January 15, 2009
Gene Therapy Provokes Immune Response To Brain Tumor

Gene therapy can activate immune cells to move in on a cancerous growth in the brain.

Scientists seeking to harness the power of the immune system to eradicate brain tumors face two major hurdles: recruiting key immune cells called dendritic cells into areas of the brain where they are not naturally found and helping them recognize tumor cells as targets for attack.

Researchers at Cedars-Sinai Medical Center, however, have identified a sequence of molecular events that accomplish both objectives. Their findings, based on laboratory and animal studies, appear in the Jan. 13 issue of PLoS Medicine, an open-access online journal of the Public Library of Science.

The Cedars-Sinai team discovered that a protein HMGB1 released from dying tumor cells activates dendritic cells and stimulates a strong and effective anti-tumor immune response. HMGB1 does so by binding to an inflammatory receptor called toll-like receptor 2, or TLR2, found on the surface of dendritic cells.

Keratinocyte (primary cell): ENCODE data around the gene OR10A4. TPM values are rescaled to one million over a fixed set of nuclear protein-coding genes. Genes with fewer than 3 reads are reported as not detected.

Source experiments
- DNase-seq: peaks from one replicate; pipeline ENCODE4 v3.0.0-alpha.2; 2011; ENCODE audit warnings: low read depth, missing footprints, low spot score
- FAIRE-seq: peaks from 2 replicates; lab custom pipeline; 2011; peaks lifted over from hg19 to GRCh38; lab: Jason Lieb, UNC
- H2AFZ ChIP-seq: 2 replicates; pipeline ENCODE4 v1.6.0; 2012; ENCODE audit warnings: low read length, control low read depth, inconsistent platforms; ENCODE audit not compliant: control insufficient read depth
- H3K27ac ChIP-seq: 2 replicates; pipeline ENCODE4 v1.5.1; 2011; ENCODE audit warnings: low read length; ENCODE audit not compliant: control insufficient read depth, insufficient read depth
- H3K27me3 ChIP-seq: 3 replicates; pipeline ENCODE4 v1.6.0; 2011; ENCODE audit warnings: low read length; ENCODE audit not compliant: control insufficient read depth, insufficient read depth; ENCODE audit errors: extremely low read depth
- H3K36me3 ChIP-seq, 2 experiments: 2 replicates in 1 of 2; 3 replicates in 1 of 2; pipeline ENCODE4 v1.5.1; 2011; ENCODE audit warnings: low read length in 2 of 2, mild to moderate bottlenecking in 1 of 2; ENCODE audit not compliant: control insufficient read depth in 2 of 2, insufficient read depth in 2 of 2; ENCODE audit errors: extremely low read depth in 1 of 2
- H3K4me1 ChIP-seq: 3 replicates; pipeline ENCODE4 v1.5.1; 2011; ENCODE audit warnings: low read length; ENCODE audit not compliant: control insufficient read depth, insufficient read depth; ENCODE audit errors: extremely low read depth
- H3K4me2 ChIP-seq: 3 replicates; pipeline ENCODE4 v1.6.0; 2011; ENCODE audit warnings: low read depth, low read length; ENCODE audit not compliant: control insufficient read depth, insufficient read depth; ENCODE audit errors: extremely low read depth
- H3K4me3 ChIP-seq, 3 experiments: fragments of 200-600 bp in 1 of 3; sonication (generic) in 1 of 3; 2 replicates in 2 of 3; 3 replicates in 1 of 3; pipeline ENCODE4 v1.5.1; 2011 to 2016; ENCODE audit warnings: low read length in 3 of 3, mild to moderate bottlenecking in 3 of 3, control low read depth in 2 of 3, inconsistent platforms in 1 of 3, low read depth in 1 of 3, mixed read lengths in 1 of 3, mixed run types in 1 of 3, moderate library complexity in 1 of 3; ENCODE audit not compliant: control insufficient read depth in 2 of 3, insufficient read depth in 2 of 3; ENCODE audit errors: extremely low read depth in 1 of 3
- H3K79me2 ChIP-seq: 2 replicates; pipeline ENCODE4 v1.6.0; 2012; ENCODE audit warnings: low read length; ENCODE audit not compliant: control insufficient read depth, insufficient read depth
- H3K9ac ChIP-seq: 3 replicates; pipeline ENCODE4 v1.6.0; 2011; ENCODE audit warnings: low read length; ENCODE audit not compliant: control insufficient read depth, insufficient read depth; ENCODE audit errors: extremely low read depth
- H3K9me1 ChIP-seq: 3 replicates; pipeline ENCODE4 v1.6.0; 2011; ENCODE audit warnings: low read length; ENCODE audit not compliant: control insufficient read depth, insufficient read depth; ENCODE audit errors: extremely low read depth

Here is part of the abstract of the research paper. Click thru to read the full paper.The researchers delivered gene therapy into the tumor mass and provoked an immune response.

Using a combined immunotherapy/conditional cytotoxic approach that utilizes adenoviral vectors (Ad) expressing Fms-like tyrosine kinase 3 ligand (Flt3L) and thymidine kinase (TK) delivered into the tumor mass, we demonstrated that CD4+ and CD8+ T cells were required for tumor regression and immunological memory. Increased numbers of bone marrow-derived, tumor-infiltrating myeloid DCs (mDCs) were observed in response to the therapy. Infiltration of mDCs into the GBM, clonal expansion of antitumor T cells, and induction of an effective anti-GBM immune response were TLR2 dependent.

But can the gene therapy get delivered with sufficient specificity for cancer cells that non-cancer cell loss is minimized?

Brain cancer is especially challenging because we can't afford to cut out large amounts of brain tissue in order to get the tumor. We need to find ways to very very selectively target just the cancer cells. That is especially true for brain tumors.

Share |      Randall Parker, 2009 January 15 12:02 AM  Biotech Cancer

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